As humans, we’re all subject to making mistakes. Ever since we’ve existed, we’ve surely messed up somewhere along the line. However, when it comes to media, we expect the best of the best. This means well-written articles, minimal typos, but most importantly, we want to know that the information we are receiving is actually true. Who wants to waste their time reading a false article? I know I don’t.
Those who are involved in publishing newspapers, especially journalists and copy editors, being able to publish facts to the public should be the most important thing. No newspaper wants to print something that is completely false. However, as said earlier, we’re all subject to faults and mistakes. While these may be more than simple errors, here are the top ten erroneous newspaper headlines.
10. “Passengers Safely Moved and Steamer Titanic Taken in Tow”
According this headline, the entire movie Titanic is a complete lie. Who’d have thought it? The headline was published on April 15, 1912 in the Christian Science Monitor, which is a newspaper published in Massachusetts. This headline reports that all who were on the Titanic were rescued, and even the boat itself was still floating along the ocean, not under it. I guess this leaves way for more conspiracy theorists. In any case, the Titanic did sink, and around 1,500 people died.
9. Tom Cruise, Pope John Paul II, George H.W. Bush, etc dead.
The fake obituaries that have come about during the years definitely make the list. From celebrities to sports stars to high-church officials, reports of a fake death have been made all around the world. Many times these obituaries are printed in newspapers without checking accuracy. It was said that George H.W. Bush died after visiting Japan’s Prime Minister, throwing up, collapsing, and dying.
8. “ABBA members killed in plane crash”
Though not a headline run in the U.S., the German press in 1976 decided to start a rumor and say that all of the members of ABBA, except Anni-Frid, died in a plane crash. It was said that Anni-Frid, though alive, was severely disfigured. However, this has proven to not be true. The band even went live on German T.V. to prove to fans that they were alive.
7. “Hughes Sweeps Country as the Election Winner”
This headline was posted in many different newspapers, including the New York Herald, the Chicago Herald, and The New York Times. It was published on November 7, 1916, stating that Charles Evan Hughes was the winner of 1916’s presidential election. This would have meant that he’d have beaten Woodrow Wilson. We all know that’s not true!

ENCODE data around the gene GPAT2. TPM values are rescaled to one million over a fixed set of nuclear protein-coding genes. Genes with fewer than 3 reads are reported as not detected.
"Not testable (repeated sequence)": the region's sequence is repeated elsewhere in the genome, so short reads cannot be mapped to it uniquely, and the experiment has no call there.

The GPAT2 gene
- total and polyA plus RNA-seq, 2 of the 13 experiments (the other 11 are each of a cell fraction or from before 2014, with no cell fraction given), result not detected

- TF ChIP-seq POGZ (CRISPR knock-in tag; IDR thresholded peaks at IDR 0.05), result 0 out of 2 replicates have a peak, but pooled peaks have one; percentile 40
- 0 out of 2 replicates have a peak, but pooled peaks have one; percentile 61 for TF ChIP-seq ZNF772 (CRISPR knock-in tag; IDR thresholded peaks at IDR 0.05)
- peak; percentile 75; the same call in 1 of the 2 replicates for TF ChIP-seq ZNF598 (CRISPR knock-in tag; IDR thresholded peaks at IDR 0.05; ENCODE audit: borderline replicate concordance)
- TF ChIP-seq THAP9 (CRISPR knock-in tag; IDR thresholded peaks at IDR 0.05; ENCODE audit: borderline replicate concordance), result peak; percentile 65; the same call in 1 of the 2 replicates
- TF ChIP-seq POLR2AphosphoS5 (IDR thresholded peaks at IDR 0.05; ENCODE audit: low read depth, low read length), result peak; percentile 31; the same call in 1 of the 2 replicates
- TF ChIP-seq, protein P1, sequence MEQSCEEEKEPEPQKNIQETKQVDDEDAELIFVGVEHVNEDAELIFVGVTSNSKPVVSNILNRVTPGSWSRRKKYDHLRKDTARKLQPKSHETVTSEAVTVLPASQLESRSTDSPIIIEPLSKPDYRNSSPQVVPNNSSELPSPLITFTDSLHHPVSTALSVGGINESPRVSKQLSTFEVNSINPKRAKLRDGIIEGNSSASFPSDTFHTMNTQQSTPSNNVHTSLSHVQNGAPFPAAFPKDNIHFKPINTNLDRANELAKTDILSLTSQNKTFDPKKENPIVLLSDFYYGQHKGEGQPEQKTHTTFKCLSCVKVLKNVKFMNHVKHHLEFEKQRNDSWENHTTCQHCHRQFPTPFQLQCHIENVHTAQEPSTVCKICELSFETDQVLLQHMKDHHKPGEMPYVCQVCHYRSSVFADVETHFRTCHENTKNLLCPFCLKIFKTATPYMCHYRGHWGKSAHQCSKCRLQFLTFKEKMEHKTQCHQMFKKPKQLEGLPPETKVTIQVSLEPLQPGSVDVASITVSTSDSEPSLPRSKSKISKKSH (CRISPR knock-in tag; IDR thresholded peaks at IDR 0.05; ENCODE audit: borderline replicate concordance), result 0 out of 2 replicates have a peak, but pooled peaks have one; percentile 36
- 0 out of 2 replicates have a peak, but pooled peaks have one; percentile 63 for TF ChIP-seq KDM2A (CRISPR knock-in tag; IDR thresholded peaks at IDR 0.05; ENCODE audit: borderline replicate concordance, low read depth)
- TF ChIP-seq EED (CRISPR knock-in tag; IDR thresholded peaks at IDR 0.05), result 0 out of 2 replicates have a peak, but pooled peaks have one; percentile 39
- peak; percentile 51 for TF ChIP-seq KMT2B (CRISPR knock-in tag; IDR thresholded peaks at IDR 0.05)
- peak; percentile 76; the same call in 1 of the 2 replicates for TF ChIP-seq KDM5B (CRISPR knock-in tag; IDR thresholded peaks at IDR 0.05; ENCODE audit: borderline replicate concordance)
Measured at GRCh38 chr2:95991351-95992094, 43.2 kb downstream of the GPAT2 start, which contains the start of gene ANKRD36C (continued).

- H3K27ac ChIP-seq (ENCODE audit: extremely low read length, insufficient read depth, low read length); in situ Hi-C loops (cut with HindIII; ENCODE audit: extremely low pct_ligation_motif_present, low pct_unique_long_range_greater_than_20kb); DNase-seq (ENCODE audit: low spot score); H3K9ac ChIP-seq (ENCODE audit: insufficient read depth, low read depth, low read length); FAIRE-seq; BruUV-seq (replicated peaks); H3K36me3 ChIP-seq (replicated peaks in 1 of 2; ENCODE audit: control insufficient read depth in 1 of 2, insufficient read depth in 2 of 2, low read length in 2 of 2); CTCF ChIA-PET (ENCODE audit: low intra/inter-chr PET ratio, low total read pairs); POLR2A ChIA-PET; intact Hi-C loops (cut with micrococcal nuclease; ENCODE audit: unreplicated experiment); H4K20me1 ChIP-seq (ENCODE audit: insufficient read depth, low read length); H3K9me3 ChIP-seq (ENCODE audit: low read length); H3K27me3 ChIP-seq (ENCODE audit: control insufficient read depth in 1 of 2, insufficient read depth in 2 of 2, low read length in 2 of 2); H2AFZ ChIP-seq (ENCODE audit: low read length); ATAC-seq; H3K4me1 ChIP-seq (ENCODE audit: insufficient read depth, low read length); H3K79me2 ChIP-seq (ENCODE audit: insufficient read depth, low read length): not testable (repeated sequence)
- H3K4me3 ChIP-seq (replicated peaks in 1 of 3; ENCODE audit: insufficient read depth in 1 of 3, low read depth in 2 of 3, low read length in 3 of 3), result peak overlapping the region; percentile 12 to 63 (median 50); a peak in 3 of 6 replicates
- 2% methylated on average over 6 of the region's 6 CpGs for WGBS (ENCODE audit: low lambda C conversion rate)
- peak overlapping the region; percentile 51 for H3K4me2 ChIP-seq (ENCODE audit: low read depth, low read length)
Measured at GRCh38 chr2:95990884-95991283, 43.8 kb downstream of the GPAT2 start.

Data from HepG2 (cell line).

6. “’Alive!’ Miners beat odds”
This is probably one of the most recent erroneous headlines published. The headline refers to an incident in January of 2006 where 13 coal miners were trapped. However, only one of the miners was able to make it out alive. Twelve of the thirteen miners died in the coal mine. It became known as the Sago Mine disaster. The headline was published in USA Today as well as the Pittsburgh Post-Gazette. While these weren’t the only newspapers to print the headline, they were probably the first.
5. “JFK Raps Fault-Finders in Nation”
This headline made the news on November 22, 1963 after JFK gave his speech in Dallas against opponents who “confuse rhetoric with reality.” Though the article was based on what JFK had expressed in his speech, the headline got it all wrong. Some newspapers even stated that before he even gave the speech, he was assassinated.
4. “Ford reportedly accepts No. 2 spot on GOP ticket”
This headline was posted by The Washington Post and many other newspapers. It had been reported that former President as well as former Vice President Gerald Ford had accepted an offer to be Ronald Reagan’s running mate. The article also went on to say that when Ford declined, George H.W. Bush decided to be Reagan’s running mate. Both are false. Bush Sr. was actually Reagan’s primary opponent.
3. “Kerry’s Choice: Dem picks Gephardt as VP candidate”
This is another semi-recent erroneous headline. Published on July 6, 2004 by the New York Post, readers were told that U.S. Presidential candidate John Kerry had picked Dick Gephardt as his running mate. This information was in fact incorrect. Kerry did not pick Gephardt, instead, he chose John Edwards to run with him.
2. “Congressman’s Flight Reportedly Forced to Soviet Isle”
Printed in a UPI report from Seoul on September 1, 1983, it was said that a Korean Air Lines jet that was flying from New York to Seoul with 269 people aboard, including a U.S. Congressman, was forced to land on Sakhalin. Sakhalin is a Soviet island north of Japan. The headline leaves readers to believe that even though the plane had a forced landing, everyone lived. However, the plane had actually been shot down and everyone on board died.
1. “Dewey Defeats Truman”
If you haven’t heard or read about this erroneous headline, go back to U.S. History class! This is possibly the most famous false headline that has ever been published. It was printed in the Chicago Tribune on November 3, 1948. The headline came to be known because President Truman was expected to lose to Republican opponent Thomas E. Dewey. This false headline most definitely made journalists much more cautious to be the first to publish certain information, especially if it isn’t checked to be absolutely accurate.
Written by Ashley